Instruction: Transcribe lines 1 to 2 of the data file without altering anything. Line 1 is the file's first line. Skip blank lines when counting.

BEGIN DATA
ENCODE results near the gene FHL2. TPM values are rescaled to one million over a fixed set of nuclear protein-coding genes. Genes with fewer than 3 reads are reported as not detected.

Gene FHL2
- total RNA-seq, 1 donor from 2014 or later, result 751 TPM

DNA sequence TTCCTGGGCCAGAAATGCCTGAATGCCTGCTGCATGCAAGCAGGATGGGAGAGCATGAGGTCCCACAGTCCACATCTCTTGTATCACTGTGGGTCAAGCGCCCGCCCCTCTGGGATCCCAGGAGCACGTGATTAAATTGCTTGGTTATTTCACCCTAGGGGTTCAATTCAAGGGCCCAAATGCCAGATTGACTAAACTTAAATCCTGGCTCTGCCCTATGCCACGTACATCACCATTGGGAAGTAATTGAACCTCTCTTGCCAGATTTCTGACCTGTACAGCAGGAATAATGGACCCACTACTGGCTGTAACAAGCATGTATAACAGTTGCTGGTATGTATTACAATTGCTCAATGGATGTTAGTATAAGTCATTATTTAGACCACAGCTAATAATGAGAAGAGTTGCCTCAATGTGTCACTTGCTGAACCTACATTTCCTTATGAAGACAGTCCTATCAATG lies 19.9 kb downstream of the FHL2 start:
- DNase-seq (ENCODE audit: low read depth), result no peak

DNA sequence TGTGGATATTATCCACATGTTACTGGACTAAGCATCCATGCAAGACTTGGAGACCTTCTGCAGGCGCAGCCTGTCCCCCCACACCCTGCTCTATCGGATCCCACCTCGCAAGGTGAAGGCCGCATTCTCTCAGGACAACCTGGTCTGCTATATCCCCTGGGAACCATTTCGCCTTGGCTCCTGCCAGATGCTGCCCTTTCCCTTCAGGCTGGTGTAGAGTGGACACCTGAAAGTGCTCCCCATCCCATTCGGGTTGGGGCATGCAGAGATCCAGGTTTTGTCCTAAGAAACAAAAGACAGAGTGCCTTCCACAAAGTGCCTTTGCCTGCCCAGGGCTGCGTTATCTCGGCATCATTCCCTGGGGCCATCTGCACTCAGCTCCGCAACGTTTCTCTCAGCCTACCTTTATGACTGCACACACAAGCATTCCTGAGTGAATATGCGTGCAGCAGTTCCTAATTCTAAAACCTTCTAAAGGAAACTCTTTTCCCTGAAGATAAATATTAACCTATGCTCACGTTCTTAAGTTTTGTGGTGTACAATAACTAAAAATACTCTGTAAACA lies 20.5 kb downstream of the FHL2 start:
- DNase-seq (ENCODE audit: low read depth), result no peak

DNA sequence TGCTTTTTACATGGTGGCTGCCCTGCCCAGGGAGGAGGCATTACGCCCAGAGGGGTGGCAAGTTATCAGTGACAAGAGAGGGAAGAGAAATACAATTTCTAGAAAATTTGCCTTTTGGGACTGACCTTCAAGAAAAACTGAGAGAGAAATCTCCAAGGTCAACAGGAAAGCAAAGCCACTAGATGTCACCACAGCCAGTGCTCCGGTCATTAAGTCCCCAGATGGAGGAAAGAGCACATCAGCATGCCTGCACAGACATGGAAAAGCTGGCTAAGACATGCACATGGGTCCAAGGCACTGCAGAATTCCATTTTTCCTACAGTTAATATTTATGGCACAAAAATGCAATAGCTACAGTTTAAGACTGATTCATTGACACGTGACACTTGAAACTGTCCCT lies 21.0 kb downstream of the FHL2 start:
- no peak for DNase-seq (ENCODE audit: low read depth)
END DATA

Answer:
ENCODE results near the gene FHL2. TPM values are rescaled to one million over a fixed set of nuclear protein-coding genes. Genes with fewer than 3 reads are reported as not detected.

Gene FHL2